Research has found that the North West’s Ocean Gateway could hold shale gas reserves worth £10 billion, in a discovery that could potentially lead to 300 fracking wells opening between now and 2031.
The findings are published after research claimed that the UK does not have adequate levels of regulation around fracking to protect human health and the environment. Separate research has also indicated that shale gas could have a higher impact in terms of greenhouse gas emissions than oil and coal.
The new report, commissioned by fracking firm IGas Energy and Peel Environmental, state that extracting shale gas in the North West could trigger a £10 billion boost for the region. Unlocking around 5 trillion cubic feet of shale gas, across an area that covers Liverpool, Manchester, Cheshire and Warrington, could support up to 3,500 jobs, it adds.
The figures are based on developing 30 shale gas production sites, each with 10 wells, cross the area and getting the first three wells in production by 2017. In order to meet the projections the operations would have to expand year on year until 2031, when 300 wells would be operational.
John Blaymires, IGas’ chief operating officer, said, “The findings of this report highlight that the Ocean Gateway region is sitting on a potential £10 billion investment opportunity.
“We’re looking to develop the capacity from within the region to meet the supply chain requirements so that as many local people and firms as possible benefit from our capital investment. The North West has a huge opportunity to become a centre of excellence for shale gas development and technologies.”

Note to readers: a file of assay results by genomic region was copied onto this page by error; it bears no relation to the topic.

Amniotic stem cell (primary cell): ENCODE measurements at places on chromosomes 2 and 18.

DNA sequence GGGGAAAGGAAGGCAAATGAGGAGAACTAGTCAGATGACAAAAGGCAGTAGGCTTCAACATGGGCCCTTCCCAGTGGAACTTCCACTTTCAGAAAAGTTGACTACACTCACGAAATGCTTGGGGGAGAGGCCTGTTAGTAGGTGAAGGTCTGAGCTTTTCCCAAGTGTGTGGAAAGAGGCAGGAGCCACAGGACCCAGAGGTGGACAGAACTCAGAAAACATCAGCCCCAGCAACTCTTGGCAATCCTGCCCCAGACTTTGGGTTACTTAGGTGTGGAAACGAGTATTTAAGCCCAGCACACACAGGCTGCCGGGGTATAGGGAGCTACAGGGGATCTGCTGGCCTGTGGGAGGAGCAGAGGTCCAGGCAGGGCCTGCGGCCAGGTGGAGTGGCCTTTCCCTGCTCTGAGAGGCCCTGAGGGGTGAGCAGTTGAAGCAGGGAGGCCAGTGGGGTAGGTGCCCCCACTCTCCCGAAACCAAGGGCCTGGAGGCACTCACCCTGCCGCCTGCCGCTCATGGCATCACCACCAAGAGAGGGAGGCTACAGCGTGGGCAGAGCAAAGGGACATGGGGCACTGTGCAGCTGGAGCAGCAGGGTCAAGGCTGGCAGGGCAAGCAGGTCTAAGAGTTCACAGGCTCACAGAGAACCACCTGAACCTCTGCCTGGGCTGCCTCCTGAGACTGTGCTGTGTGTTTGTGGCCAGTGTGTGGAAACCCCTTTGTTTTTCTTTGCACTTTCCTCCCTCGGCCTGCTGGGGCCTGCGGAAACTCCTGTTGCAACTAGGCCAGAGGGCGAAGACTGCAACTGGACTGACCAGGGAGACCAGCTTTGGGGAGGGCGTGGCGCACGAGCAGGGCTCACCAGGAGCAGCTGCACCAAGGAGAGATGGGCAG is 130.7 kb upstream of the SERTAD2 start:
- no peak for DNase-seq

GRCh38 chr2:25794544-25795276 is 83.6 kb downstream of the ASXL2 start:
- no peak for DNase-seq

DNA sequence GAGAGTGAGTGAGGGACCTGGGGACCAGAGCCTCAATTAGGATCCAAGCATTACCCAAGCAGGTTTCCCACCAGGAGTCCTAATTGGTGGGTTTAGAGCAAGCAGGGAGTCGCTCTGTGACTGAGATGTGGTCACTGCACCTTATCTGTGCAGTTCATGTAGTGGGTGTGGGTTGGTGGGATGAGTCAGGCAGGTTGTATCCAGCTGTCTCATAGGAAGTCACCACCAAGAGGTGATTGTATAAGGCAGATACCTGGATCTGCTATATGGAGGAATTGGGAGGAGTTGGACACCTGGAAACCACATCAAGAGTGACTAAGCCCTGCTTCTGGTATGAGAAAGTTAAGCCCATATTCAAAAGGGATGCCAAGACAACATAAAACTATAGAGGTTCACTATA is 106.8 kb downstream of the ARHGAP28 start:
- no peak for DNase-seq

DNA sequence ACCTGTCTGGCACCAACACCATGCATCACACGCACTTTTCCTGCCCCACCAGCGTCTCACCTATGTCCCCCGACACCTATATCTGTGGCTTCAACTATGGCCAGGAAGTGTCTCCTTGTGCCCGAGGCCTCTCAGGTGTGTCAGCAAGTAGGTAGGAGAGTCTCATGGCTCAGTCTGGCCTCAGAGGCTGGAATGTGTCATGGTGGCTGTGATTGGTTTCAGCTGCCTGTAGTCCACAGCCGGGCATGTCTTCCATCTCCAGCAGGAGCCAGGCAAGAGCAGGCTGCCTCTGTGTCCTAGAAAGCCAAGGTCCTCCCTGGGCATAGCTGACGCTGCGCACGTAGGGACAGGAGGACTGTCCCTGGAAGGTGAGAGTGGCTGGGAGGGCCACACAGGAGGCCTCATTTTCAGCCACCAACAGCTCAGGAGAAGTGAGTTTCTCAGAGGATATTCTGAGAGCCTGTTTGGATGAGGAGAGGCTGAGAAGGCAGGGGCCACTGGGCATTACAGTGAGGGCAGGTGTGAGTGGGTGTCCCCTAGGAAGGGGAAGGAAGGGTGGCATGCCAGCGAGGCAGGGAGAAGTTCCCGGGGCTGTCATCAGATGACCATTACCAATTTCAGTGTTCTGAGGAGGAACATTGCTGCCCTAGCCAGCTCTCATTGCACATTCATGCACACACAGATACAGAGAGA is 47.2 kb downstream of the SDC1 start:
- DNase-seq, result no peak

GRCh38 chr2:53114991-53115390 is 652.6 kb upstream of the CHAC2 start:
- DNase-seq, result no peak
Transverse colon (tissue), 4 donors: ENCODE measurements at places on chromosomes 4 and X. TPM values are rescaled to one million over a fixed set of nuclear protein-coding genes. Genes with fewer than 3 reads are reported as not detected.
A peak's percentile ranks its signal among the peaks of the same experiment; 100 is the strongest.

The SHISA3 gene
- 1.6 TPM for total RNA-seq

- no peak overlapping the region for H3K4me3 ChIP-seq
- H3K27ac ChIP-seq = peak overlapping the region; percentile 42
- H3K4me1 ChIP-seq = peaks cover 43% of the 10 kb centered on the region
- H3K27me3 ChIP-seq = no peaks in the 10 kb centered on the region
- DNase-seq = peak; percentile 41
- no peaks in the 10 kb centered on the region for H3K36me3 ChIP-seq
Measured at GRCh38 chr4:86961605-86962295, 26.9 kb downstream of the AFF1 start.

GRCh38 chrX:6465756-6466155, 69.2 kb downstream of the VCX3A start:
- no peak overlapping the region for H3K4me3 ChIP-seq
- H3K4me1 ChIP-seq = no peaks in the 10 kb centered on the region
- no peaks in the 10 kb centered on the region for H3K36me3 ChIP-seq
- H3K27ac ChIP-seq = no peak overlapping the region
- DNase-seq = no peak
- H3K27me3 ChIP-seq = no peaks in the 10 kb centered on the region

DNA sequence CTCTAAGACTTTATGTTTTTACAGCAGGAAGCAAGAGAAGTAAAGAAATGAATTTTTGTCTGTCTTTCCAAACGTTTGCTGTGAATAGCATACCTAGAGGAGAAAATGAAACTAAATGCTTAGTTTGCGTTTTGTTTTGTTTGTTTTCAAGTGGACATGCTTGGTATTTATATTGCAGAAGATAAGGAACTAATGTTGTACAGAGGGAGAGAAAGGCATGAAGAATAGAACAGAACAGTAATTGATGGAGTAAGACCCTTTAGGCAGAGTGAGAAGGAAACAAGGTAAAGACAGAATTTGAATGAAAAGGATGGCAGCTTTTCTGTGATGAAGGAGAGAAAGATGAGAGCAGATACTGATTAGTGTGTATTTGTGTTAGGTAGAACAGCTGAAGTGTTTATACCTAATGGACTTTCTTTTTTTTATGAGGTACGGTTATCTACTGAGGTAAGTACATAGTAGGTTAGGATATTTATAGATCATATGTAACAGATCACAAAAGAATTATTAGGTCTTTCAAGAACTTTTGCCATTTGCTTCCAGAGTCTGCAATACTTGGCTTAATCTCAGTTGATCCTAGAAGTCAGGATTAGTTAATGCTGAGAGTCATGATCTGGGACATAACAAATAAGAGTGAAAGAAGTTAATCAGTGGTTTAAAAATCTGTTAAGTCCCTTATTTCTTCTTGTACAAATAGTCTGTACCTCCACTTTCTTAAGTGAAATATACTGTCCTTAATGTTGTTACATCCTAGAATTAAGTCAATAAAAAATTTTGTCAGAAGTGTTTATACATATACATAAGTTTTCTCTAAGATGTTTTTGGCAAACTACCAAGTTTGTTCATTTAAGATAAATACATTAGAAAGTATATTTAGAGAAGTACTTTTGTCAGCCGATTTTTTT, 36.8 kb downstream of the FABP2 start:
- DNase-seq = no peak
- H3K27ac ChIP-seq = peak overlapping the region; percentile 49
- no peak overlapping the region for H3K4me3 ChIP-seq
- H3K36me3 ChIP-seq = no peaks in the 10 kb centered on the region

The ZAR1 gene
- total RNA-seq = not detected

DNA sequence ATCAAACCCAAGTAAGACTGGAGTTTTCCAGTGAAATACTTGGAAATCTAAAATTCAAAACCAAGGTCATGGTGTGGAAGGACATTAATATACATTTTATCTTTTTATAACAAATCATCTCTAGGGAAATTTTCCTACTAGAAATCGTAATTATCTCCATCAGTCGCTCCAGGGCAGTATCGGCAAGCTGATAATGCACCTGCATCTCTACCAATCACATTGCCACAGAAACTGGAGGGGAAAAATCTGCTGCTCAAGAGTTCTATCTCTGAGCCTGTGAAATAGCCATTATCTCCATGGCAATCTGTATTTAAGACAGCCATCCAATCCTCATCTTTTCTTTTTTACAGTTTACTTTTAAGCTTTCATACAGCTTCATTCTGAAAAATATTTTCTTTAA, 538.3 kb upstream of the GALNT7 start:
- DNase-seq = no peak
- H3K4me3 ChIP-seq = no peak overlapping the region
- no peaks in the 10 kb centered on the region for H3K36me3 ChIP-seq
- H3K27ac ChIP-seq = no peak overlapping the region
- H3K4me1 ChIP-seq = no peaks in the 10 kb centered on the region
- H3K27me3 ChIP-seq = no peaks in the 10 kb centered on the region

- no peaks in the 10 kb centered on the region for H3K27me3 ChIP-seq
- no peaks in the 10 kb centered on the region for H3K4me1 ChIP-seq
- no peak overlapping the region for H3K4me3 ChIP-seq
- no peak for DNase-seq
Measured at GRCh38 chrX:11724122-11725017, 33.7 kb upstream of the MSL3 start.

Fracking is a controversial method because of its impacts on human health and the environment. It has been linked to water contamination and an increase in the number of earthquakes.
A report by Scientists for Global Responsibility and the Chartered Institute of Environmental Health recently warned that UK regulation of shale gas developments lacks consistency regarding public health risks, local environment and water related issues.
Backers of fracking often argue that it can be used as a transition fuel as we move towards a low carbon economy. However, a paper published in Energy Science & Engineering argues that whilst shale gas emits less carbon dioxide than coal and oil, it does emit more methane, which could have a larger impact.
Photo: Nicholas A. Tonelli via Flickr
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